I even made a podcast about my journey from Hull to Whitby:

Trans Pennine Trail (TPT)

Southport to Hornsea 215 miles

  • Easiest and most traffic-free often on disused railways, beside rivers and canals
  • Finishes in Hornsea although Rob enjoyed finishing at Spurn Point, east of Hull instead
  • Some sections are delightful – west of Penistone, for example
  • “Less than the sum of its parts”
  • Doncaster to Hornsea is “boring”

I have done a small part of this – bang in the middle – just to the south of Holmfirth. Here’s my companion on that ride, Glenn, cycling along one of those disused railway paths:

Walney to Wear and Whitby (W2W)

Barrow to Sunderland/Whitby 152/179 miles

  • More strenuous than the C2C, “fabulous scenery”
  • Mostly lanes-and-quiet-roads passing Tan Hill Inn, Britain’s highest.
  • Scenic market towns such as Ulverston
  • Option at the eastern end to skirt of the Moors into Whitby, or a finish via Durham into Sunderland

There’s something about this one which I find more appealing than the others. Although I’ve visited Ulverston (to give a talk a few years ago) there are long stretches of this that I’ve never visited on a bike. Very tempting. I think this may well be part of the plan. I’ve also got an open invitation to camp in someone’s field in Kendal and tentative plans to interview someone from Cicerone for The Cycling Europe Podcast which is also based in Kendal… Here’s Ulverston at the time of its ‘retro’ festival in June 2018:

And DIY options?

Here’s a final thought from Rob Ainsley:

“In the spirit of Wainwright, why not devise your own route? My own best coast-to-coast experience was a spontaneous, on-road, nose-following tour from Ravenglass to Ravenscar, north of Scarborough… three utterly blissful days of Lakes, Dales and Moors.”

The full article on the Cycling UK website
Rob Ainsley – listen to him talking about ideas for cycle tours in episode 023 of The Cycling Europe Podcast

So I now feel well informed about the alternatives regarding cycling from coast to coast in the north of England. As mentioned, I’m tempted by the W2W route, perhaps combined with a stretch of the Way of The Roses which I could pick up in Airton and use to head west to Morecombe before a shortish cycle around Morecombe Bay – there is a route called The Bay Cycle Way – to Ulverston, perhaps even Walney Island. Pity there’s no boat from Morecombe to Walney Island but there are two routes between Ulverston and Barrow-in-Furness so it wouldn’t mean retracing my steps. And if the weather doesn’t play ball, there’s always the May holiday…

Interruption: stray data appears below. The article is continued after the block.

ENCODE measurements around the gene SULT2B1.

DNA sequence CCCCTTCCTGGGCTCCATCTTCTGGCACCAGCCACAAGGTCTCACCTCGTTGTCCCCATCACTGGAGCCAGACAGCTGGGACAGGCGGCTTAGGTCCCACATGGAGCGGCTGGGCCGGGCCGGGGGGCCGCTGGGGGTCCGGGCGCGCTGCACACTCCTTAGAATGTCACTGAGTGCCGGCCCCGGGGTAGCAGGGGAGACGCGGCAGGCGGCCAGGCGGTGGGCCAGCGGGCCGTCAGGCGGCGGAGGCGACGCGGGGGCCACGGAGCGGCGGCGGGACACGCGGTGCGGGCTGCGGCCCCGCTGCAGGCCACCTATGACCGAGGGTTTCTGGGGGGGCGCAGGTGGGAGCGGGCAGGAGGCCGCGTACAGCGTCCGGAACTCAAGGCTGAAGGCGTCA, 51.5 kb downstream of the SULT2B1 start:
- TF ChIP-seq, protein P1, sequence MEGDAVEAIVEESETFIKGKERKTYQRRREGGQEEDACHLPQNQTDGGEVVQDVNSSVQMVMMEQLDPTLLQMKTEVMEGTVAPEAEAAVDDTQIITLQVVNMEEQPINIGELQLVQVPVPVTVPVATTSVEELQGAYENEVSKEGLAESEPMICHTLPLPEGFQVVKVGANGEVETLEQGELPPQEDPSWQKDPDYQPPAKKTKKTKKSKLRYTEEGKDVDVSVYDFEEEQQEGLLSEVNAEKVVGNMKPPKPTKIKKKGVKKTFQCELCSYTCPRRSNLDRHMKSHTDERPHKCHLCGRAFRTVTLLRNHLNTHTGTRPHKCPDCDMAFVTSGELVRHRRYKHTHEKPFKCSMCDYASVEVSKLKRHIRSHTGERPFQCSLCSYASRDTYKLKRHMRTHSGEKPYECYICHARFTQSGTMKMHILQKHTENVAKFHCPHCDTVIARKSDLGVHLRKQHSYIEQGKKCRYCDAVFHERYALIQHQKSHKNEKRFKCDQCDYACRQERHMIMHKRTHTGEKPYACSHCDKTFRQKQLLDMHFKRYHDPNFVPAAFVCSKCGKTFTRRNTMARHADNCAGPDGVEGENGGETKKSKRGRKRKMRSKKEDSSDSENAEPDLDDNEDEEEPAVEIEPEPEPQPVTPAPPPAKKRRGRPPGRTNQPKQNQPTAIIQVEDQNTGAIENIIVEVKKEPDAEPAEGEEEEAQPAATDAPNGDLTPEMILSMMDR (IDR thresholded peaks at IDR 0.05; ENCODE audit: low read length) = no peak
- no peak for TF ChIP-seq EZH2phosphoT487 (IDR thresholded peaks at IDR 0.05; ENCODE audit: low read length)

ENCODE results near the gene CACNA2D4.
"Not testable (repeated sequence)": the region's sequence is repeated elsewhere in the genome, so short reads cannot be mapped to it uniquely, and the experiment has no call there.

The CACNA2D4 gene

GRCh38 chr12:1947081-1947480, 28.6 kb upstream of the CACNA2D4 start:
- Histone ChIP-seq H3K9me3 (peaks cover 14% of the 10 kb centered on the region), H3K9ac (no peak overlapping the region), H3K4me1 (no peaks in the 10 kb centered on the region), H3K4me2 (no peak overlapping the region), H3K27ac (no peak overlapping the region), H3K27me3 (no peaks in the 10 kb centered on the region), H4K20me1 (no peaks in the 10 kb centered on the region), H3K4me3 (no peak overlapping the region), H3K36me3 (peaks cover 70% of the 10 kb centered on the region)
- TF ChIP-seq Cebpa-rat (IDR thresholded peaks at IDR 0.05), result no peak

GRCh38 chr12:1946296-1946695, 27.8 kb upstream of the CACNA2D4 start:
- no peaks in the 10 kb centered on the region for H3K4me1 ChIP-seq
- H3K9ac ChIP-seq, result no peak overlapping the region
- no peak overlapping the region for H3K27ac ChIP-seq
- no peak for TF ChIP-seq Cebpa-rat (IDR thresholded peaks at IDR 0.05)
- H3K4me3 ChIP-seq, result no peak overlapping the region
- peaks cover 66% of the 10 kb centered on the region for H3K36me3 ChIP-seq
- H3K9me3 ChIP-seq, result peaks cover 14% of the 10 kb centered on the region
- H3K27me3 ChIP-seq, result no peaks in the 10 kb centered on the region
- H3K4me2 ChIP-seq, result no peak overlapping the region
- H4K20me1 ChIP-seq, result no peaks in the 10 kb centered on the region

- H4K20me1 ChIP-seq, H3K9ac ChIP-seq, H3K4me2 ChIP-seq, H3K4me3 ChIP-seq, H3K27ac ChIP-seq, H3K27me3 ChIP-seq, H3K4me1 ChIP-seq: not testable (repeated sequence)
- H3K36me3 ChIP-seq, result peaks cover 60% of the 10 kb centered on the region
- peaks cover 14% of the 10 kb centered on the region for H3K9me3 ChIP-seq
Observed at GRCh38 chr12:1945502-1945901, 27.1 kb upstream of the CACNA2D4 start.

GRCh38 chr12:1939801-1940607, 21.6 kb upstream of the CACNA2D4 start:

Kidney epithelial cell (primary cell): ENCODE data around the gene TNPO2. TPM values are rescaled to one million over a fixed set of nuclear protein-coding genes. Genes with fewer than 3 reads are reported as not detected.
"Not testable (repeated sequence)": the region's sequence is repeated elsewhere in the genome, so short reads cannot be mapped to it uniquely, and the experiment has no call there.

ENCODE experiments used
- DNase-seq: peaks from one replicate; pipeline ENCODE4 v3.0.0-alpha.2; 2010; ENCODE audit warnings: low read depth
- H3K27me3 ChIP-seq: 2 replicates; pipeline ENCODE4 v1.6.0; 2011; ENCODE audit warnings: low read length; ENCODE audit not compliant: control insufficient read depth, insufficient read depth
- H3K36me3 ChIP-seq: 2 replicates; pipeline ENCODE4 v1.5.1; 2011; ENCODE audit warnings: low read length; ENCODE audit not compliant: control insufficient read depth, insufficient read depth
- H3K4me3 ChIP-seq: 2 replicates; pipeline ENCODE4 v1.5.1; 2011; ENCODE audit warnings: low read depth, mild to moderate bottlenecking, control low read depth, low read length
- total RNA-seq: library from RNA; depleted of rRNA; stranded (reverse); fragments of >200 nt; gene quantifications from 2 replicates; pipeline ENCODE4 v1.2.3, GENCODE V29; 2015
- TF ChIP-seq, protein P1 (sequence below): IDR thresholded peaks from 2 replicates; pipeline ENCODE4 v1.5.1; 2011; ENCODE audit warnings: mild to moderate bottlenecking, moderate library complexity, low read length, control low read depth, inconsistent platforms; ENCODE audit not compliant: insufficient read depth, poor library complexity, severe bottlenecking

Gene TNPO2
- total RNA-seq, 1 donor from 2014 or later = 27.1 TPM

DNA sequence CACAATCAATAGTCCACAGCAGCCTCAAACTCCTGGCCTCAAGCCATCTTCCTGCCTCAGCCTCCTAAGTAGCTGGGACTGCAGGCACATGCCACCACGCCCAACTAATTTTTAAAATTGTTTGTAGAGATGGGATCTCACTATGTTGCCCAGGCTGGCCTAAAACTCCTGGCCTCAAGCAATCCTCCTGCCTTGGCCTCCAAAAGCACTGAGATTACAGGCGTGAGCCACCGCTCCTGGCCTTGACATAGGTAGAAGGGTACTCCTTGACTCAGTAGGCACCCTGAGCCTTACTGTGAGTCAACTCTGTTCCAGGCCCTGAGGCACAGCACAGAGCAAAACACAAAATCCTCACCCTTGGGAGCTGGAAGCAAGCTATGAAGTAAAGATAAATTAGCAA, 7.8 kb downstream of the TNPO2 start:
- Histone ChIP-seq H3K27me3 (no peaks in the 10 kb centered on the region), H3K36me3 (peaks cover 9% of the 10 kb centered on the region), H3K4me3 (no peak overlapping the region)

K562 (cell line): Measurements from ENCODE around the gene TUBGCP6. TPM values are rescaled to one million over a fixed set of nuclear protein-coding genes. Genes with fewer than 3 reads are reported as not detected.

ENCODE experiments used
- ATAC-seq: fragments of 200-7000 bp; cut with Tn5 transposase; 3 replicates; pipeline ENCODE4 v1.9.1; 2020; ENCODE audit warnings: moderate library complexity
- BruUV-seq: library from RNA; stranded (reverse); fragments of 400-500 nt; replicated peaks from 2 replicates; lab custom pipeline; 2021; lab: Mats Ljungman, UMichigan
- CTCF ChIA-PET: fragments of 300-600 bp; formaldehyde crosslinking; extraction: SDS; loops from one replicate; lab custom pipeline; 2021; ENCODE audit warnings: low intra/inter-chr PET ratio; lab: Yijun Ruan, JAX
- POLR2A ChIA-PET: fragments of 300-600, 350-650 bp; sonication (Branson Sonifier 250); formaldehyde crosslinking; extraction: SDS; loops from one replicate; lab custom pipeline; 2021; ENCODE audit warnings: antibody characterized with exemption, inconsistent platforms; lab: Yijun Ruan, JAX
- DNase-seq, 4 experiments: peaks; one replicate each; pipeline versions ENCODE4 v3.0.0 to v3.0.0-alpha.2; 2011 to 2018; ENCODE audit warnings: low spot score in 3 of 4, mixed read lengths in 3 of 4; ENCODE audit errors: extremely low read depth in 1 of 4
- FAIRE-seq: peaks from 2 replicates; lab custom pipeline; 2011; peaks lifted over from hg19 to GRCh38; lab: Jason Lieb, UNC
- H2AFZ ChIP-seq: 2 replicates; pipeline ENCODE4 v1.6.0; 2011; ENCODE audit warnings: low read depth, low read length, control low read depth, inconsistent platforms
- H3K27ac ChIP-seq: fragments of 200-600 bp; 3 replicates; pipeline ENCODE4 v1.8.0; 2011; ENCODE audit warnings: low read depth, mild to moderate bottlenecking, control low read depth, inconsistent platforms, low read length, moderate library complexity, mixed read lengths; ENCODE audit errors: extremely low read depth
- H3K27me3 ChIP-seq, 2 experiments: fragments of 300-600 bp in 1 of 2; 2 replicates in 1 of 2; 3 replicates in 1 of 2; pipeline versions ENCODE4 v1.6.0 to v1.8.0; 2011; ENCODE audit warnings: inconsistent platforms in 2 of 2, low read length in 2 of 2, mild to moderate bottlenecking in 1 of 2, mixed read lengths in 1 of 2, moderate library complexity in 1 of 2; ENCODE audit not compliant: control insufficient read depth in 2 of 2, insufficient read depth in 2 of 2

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9 replies »

  1. we have done the Transpennine a couple of times and also Hadrians wall and way of the Roses. All have their charms and nt so good bits. Why not just set off from home, ride west to the coast and then turn around and ride east to the north sea and then home again. Its what we usually do. Saves the bother of trains. Must admit the parts near to where we live can be a bit too samey if you know what I mean

  2. I have done C2C Whitehaven to Tynemouth in 2017 Hertshead Cafe was just closing as we got to the top, there was actual tears running down my face.
    2019 we did Way of the Roses, but in reverse.
    Can recommend both for your consideration.

  3. Although the Hadrian’s wall route is fab, I didn’t care for the stretch between Maryport and Whitehaven. There’s a rather busy A-road running parallel to the coastal path and the area is a bit run down in parts. The W2W looks like a wonderful ride, I’ll have to try that next.

    What about doing the Sandstone way? It’s not a c2C, but it starts at the sea. It runs from Berwick to Hexham. It may be a big rough on Wanda though.

What do you think?